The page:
The surgical treatment of spinal disorders represents a combination of musculoskeletal (MSK) and neurological elements, performed therefore by both orthopedic surgeons and neurosurgeons in varying practice patterns. The care pathway of a patient with spinal pathology begins with evaluation clinically and radiographically. Once a decision has been made for surgical treatment, the therapeutic intervention is often assisted by intraoperative image guidance. In each of these elements (diagnostics, therapeutics, and image-guidance), optical technologies currently play a significant role, with numerous possibilities for further development in the near and distant future. In this paper, we outline our perspectives on the current challenges faced by clinicians in each of the diagnostic and intraoperative phases of spinal surgery, existing optical approaches in these phases, and opportunities for further development.
Current Paradigm and Challenges
The initial and preoperative evaluation of the spinal patient involves a thorough clinical examination in conjunction with diagnostic imaging. Depending on whether the presenting symptoms are largely MSK or neurological in nature, imaging may involve any combination of plain x-rays (XR), computed tomography (CT) imaging, or magnetic resonance (MR) imaging. Osseous structures are best visualized on XR or CT, with their associated radiation burden, while neural elements and soft-tissue structures are best seen on MRI.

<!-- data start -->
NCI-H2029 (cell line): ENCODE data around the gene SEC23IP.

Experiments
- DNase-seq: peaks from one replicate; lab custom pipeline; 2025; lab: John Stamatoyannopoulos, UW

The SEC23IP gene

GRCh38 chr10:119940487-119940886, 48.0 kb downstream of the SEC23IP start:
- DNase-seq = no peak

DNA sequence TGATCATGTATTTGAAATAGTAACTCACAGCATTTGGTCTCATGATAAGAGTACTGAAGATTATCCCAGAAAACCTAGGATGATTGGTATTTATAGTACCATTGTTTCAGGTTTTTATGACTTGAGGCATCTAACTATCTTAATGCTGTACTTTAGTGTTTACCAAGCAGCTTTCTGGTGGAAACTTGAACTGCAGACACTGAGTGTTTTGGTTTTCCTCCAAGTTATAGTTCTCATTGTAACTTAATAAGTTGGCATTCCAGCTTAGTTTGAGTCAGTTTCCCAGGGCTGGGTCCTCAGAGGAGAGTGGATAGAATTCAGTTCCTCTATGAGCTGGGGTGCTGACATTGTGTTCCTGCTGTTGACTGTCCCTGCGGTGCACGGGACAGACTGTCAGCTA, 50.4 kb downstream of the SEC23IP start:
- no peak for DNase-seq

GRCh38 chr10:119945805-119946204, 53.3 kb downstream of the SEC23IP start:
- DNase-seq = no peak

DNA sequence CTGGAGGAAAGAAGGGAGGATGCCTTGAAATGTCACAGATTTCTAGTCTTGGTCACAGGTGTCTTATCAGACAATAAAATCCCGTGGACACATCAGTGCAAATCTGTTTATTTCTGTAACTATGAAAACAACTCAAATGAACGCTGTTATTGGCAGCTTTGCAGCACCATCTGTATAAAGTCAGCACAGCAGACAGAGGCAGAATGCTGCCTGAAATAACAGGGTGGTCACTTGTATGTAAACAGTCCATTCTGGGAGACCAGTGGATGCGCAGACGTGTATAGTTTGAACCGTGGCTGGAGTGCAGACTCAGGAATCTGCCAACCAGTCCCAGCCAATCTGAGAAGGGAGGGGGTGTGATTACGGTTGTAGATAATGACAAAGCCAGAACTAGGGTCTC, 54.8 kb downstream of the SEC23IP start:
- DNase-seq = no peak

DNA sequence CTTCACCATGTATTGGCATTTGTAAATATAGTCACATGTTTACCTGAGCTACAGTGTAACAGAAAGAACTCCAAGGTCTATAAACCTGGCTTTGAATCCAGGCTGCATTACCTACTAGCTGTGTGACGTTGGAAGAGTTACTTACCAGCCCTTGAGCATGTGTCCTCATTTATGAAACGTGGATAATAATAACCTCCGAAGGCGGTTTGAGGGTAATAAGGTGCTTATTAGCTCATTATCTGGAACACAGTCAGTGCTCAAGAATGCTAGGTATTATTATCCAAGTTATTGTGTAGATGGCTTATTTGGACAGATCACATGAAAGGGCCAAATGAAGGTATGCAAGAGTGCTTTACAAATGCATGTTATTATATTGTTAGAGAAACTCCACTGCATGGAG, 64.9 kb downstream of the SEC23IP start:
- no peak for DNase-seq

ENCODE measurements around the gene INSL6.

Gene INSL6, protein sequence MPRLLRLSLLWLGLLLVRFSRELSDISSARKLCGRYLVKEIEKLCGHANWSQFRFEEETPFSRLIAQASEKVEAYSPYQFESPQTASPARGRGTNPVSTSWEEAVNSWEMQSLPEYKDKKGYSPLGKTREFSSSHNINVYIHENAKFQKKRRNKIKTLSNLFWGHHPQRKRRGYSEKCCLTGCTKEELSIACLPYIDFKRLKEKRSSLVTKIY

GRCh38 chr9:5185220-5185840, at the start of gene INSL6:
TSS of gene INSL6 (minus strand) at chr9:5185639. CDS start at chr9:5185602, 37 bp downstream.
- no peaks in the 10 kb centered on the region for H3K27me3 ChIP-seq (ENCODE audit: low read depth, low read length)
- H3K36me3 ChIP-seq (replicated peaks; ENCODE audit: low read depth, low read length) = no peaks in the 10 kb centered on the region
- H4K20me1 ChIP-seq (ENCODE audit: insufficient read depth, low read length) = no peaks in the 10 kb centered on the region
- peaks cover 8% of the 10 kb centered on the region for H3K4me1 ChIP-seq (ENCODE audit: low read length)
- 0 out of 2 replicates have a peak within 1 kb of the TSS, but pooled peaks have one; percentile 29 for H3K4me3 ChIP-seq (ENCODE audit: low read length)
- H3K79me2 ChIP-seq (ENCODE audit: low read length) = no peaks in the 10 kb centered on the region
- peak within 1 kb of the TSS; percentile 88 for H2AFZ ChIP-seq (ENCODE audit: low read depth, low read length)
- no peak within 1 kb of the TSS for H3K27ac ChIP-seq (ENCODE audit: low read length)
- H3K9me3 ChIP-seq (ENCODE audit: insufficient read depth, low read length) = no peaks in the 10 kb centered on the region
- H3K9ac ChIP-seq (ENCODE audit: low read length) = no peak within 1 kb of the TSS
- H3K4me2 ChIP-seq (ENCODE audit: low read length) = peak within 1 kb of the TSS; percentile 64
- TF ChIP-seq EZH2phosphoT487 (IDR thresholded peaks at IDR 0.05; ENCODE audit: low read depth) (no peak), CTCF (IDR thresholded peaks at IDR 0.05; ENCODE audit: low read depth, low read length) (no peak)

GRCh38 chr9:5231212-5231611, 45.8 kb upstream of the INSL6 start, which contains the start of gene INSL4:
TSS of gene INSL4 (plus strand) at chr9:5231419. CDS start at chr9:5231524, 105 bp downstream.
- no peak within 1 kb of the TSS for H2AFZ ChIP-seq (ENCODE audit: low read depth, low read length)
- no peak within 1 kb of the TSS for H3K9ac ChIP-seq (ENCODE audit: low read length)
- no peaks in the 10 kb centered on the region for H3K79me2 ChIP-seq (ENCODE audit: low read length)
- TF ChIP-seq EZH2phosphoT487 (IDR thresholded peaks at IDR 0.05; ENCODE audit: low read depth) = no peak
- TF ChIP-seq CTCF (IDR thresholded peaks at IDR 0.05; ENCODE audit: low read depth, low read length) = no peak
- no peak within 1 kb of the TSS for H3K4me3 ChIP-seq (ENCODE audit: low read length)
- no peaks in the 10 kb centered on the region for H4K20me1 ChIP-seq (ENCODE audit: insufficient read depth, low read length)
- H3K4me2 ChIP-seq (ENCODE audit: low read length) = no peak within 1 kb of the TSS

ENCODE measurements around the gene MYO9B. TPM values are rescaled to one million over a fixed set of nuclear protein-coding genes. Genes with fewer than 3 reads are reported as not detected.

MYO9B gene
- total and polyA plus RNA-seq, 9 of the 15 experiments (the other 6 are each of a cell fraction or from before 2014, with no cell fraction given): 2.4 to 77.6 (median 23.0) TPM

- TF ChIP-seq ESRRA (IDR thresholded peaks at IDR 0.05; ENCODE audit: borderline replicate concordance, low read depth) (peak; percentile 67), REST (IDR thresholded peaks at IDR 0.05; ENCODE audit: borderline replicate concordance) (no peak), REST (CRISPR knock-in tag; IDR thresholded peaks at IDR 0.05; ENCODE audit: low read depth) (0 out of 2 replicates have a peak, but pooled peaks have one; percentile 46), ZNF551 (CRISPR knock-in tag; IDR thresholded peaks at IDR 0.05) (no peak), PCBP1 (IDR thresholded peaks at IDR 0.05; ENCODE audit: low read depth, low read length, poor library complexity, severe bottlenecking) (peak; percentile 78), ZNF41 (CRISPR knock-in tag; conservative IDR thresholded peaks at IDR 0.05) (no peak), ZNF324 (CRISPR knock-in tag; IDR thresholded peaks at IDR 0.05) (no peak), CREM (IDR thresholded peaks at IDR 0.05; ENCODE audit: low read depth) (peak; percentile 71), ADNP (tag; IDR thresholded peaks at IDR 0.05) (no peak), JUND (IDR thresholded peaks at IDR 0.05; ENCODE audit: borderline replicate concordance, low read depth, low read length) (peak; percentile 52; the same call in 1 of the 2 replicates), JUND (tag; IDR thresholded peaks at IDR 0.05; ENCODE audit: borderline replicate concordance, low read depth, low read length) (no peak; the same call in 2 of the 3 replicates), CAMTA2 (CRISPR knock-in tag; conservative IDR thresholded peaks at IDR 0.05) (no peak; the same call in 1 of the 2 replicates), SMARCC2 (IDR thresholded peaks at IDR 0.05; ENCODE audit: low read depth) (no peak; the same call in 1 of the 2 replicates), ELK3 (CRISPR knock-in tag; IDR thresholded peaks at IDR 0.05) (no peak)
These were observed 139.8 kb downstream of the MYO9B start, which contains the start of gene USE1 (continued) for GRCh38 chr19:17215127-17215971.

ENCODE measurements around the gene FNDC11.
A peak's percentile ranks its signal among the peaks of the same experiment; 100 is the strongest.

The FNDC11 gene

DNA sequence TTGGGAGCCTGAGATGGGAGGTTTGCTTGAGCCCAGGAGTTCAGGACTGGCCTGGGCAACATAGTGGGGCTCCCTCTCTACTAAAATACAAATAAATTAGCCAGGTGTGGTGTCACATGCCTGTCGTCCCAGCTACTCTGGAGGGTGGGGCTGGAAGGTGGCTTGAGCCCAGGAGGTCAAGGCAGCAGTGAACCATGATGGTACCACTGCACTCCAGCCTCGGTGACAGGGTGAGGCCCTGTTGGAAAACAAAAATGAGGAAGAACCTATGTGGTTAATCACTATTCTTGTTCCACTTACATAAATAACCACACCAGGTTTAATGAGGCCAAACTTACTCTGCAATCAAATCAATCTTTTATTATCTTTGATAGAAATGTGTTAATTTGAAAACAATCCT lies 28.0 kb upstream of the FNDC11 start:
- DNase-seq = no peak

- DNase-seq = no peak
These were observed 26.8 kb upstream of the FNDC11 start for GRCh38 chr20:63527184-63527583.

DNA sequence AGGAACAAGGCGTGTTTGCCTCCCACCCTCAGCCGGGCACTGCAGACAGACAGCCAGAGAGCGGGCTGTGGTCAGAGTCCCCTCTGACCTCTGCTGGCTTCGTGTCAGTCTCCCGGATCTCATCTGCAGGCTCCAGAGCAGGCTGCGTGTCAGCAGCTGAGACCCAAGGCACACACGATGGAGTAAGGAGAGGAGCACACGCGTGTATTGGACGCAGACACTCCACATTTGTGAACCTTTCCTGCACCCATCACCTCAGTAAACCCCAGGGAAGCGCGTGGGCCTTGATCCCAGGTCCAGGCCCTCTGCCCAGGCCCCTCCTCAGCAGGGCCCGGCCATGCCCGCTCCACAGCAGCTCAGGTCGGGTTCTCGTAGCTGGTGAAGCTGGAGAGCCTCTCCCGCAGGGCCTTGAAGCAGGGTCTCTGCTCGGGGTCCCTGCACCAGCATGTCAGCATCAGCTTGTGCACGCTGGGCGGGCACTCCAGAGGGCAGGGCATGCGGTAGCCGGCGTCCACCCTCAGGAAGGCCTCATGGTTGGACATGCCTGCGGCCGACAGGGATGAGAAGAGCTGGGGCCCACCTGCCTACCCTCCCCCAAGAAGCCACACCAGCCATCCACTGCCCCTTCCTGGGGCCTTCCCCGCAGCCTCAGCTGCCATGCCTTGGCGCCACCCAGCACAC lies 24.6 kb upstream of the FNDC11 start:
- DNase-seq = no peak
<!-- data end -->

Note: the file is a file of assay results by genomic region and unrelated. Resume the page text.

In the current paradigm, all diagnostic imaging modalities represent a static snapshot, taken with the patient in a position that may not replicate a clinically relevant scenario. For instance, in a patient with clinical signs of cervical myelopathy as a result of dynamic cervical cord compression, a standard MRI taken with the patient supine may not demonstrate significant cord compression that typically occurs with the patient standing up or with their neck flexed, with additional load placed on the ligaments connecting cervical vertebrae.1,2 In patients with scoliosis, radiographic Cobb angles measuring intervertebral alignment on XR may not correlate with the external rib/torso deformity, which may be more socially debilitating for patients, and the extent of radiographic correction postoperatively similarly does not necessarily correlate linearly to external improvement.3 Variations in each imaging modality are currently applied to explore specific pathologies more realistically. For instance, flexion-extension lateral XR views may be employed to assess sagittal-plane dynamic instability that may require instrumentation for internal stabilization. Three-foot standing XR is often obtained to assess global spinal alignment in evaluating patients, both adolescent and adult, with significant spinal deformity. Standing MRI or supine MRI with axial loading, while not mainstays of diagnostic imaging, has been applied to multiple scenarios.45.–6